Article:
A week after it confirmed it is rolling back its LiveRail operations to concentrate on its Facebook Audience Network (FAN), it has been revealed the social network is also rolling out the publisher monetisation business to include mobile web inventory. A move that can be seen as a further encroachment on business that would have been the primary domain of Google.
AdExchanger reports that Facebook is working with up to 10 publishers to run ads bought through FAN on mobile web inventory (formerly its services were only available on mobile app inventory), just a week after Facebook has confirmed the reports, although it is not yet clear as to whether the beta test is confined to the US side of the Atlantic.
The Drum contacted Facebook for further clarification but it was unable to respond by time of publication, but the move was confirmed after the social network overhauled its publisher monetisation business - an area that is currently dominated by Google's host alternatives DoubleClick for publishers (DFP), AdSense, etc.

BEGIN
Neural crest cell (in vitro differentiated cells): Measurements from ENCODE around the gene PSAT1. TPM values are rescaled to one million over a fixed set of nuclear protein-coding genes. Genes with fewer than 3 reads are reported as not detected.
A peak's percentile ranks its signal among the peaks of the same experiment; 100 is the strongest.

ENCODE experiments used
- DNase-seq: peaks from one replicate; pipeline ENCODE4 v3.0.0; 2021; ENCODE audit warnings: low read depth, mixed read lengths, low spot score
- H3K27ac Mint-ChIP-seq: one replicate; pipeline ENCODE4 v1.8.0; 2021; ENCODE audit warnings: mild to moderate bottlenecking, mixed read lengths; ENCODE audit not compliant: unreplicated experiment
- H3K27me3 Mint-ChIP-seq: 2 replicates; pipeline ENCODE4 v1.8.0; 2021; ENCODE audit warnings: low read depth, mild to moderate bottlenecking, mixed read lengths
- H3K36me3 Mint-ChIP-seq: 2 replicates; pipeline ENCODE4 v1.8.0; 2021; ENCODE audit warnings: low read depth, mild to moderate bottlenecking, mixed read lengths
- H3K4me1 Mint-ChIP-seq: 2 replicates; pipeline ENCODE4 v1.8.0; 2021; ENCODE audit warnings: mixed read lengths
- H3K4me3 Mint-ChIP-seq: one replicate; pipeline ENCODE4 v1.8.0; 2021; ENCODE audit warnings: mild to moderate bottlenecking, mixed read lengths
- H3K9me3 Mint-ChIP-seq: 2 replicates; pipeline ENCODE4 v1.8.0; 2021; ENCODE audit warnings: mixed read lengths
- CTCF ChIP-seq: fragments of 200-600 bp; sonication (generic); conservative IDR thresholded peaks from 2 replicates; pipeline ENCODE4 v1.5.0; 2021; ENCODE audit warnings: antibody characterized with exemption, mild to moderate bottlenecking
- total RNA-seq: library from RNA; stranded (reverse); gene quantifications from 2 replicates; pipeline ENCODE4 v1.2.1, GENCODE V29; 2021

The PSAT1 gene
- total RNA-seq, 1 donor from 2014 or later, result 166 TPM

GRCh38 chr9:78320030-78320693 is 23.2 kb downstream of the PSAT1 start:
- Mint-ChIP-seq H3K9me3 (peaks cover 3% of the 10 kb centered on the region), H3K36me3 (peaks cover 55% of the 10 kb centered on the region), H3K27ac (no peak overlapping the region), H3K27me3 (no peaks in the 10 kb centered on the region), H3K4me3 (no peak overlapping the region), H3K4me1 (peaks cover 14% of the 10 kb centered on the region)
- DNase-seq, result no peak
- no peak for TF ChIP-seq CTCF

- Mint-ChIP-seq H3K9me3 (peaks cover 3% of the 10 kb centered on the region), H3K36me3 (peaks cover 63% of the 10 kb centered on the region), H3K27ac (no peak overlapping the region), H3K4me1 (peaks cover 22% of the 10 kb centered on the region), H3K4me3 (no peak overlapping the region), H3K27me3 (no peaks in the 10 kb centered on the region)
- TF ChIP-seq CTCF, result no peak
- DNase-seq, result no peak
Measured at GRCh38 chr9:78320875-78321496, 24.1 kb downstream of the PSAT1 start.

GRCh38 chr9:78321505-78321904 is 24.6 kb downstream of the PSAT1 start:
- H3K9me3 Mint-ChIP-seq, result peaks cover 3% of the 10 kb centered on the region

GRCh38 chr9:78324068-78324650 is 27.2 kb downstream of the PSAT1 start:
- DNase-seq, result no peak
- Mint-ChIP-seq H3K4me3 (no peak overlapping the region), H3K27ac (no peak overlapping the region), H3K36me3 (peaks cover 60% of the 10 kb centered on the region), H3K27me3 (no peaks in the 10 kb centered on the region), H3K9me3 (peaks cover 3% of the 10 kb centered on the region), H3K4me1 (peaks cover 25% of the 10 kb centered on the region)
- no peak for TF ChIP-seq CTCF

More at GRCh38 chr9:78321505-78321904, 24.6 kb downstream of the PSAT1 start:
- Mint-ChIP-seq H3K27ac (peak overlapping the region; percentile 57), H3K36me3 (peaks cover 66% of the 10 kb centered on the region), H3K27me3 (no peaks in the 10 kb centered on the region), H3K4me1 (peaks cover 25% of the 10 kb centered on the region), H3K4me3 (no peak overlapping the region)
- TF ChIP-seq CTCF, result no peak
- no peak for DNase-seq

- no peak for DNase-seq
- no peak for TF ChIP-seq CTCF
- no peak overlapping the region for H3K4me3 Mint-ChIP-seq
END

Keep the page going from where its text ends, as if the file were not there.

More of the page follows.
Last week Facebook was keen to point out that such was the success of FAN, that the number of publishers using it has grown ten-fold each year since its launch, with this unit of the business achieving an annual run-rate of a billion dollars a year in the fourth quarter.
He further speculated that a probable motivation could be to focus on the stability of LiveRail's tech (which it bought in 2014), similar to how Facebook decided to fundamentally rebuild the Atlas ad tech stack after buying it from Microsoft in 2013.
He added: "In this case, it seems they've decided that managing the legacy system wasn't worth the distraction in the meantime.
“Another motivation could be that big publishers were not terribly comfortable relying on Facebook for such a structurally critical solution such as ad serving.
"Given the amount of access to inventory and pricing insights that would be ceded, arguably their largest competitor for ad dollars, it wouldn't be surprising to hear that FB decided to focus on other areas where they had a greater short term opportunity.”